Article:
In Autumn 2016, the government published its green paper on corporate governance reform, consulting on three specific aspects: executive pay; strengthening the employee, customer and supplier voice; and corporate governance in large privately-held businesses.

The government published its response to the consultation on 29 August 2017, setting out measures which are intended to “improve corporate governance and give workers and investors a stronger voice.” It identifies nine headline proposals for reform, over broadly the same three areas.

We summarise the package of main policy measures which the government intends to take forward and comment below.

Executive pay

1. New CEO pay ratios for quoted companies, and issues around LTIPs

Quoted companies will be required to report annually the ratio of CEO pay to the average pay of their UK workforce, together with accompanying narrative reporting. The government considers that this would provide a “valuable and dynamic reference point to help companies demonstrate…how executive remuneration relates to wider workforce pay“.

The new pay ratio reporting requirement would cover UK employees only (although multinational companies may choose to also publish a broader ratio, covering all group employees). A draft statutory instrument will be published later this year. It will be interesting to see the methodology to be used. Whilst a single figure pay ratio is simplistic and means little across different sectors, it does focus the attention of both investors and remuneration committees.

The government also intends to require companies to provide a clearer explanation of potential outcomes from complex share–based schemes, to tackle the issue of some LTIPs generating awards which are out of line with the original expectations of investors.

Responding to concerns raised during the consultation and a recommendation by a Department for Business, Energy and Industrial Strategy (BEIS) Committee in April 2017, the government is not convinced that the abolition of LTIPs is justified. It notes that properly designed LTIPs can provide a powerful driver of long-term executive decision-making, but suggests that companies should avoid conforming rigidly to a “standard” LTIP model, and should consider other structures which may be more appropriate.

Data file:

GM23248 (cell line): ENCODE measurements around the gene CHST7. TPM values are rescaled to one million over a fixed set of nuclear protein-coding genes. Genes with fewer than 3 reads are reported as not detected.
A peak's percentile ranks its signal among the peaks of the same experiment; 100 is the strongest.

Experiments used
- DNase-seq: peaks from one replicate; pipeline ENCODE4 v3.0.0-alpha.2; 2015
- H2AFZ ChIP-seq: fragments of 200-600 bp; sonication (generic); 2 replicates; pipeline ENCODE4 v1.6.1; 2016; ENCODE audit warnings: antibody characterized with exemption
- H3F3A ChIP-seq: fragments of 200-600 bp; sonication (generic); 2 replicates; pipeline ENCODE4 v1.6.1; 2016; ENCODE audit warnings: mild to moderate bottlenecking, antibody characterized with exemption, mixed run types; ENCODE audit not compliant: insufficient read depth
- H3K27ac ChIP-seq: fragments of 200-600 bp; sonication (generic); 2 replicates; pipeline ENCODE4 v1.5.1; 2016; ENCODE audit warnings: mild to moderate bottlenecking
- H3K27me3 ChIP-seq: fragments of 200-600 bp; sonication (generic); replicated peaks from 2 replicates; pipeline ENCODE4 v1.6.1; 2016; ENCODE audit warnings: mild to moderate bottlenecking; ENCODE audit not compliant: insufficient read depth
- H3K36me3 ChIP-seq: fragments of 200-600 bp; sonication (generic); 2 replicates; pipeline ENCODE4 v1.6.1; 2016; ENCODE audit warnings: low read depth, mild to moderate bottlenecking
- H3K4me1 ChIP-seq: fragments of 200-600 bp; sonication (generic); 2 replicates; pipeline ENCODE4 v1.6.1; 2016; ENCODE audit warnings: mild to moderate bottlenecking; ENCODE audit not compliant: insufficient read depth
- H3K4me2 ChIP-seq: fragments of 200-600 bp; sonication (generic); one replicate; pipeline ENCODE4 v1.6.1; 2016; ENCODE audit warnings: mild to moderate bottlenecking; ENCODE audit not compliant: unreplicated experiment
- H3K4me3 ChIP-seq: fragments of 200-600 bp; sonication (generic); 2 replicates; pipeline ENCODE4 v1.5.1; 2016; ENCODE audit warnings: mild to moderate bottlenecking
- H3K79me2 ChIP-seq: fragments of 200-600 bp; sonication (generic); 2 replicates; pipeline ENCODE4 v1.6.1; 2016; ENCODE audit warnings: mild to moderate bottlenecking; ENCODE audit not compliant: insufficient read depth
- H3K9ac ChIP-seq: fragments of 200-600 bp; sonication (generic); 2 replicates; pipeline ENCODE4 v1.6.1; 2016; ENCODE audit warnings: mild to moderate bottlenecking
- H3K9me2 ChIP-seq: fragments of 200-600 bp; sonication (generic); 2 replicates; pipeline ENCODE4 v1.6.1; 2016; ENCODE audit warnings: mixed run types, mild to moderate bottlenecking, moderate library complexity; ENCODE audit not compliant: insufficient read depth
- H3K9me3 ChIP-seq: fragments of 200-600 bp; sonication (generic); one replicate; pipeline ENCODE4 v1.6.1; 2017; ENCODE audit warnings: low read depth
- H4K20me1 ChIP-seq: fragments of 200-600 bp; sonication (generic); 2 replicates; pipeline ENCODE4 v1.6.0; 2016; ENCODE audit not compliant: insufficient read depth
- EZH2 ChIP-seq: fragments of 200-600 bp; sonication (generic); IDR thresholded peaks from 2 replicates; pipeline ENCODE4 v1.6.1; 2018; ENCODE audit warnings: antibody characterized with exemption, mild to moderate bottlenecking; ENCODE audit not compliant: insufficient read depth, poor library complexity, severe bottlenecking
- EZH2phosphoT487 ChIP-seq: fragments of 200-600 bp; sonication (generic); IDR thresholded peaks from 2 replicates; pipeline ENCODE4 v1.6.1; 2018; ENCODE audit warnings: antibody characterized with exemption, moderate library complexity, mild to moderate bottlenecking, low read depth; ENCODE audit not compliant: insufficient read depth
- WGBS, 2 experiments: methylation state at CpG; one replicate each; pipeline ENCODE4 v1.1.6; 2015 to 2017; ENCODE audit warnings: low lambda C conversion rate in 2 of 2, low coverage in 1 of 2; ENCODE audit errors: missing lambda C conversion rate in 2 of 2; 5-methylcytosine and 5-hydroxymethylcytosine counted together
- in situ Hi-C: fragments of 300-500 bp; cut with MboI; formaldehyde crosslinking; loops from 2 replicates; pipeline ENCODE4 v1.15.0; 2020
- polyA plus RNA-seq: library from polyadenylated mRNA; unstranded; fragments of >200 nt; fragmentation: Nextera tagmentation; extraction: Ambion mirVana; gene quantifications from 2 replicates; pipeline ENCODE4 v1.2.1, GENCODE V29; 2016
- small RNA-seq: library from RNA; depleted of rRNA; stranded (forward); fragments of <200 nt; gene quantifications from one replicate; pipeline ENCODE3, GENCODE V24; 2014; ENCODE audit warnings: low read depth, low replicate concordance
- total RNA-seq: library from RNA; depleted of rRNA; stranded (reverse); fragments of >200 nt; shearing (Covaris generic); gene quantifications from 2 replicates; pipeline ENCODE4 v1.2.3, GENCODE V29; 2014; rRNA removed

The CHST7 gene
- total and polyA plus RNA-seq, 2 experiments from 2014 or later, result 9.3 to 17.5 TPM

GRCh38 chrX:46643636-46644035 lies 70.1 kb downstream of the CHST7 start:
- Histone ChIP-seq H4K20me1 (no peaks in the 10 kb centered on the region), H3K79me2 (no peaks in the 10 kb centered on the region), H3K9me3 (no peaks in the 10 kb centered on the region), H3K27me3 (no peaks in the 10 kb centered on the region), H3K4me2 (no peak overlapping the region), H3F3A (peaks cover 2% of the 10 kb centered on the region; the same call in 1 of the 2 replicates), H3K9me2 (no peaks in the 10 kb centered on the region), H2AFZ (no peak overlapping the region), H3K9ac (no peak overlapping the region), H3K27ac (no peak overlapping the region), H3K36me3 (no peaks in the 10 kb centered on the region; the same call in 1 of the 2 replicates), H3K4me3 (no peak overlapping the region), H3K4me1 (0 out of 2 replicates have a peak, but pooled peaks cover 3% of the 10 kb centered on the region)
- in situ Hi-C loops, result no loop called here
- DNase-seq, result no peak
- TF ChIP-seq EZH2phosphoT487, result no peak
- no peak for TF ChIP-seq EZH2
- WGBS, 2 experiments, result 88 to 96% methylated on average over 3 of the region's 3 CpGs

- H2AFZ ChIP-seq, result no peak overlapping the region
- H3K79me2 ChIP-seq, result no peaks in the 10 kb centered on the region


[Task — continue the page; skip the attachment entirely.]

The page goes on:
2. Revision of the Code in relation to certain executive pay matters

The government intends to invite the Financial Reporting Council (FRC) to revise the UK Corporate Governance Code (the Code) in a number of respects.

Premium listed companies will need to be more specific about the steps they should take when they encounter significant shareholder opposition (such as a shareholder vote of 20% or more against the Directors’ Remuneration Report) to executive pay policies and awards.

Remuneration Committees should also have broader responsibility for overseeing pay and incentives across the company, and engage with the workforce to explain how executive remuneration aligns with wider company pay policy.

The FRC will also be asked to consult on the proposal that chairs of remuneration committees should normally have served for at least 12 months on a remuneration committee.

In relation to share-based awards, the government agrees with the BEIS Committee that the recommended minimum vesting and post-vesting holding period should be extended from three to five years, and the FRC will be invited to consult on this proposal. Many companies are now operating their plans on this basis in any event.

3. New public register of listed companies encountering shareholder opposition to pay awards of 20% or more

The Investment Association will be invited to implement its proposal to maintain a public register of listed companies encountering shareholder opposition to pay awards of 20% or more, together with a record of what those companies say they are doing to address shareholder concerns.

Whilst this is to be welcomed, it is worth noting that the register will simply pull together information about shareholder votes which is already publicly available and, for larger companies, often covered extensively in the press at the time. Again, however, this will focus the mind of investors and remuneration committees.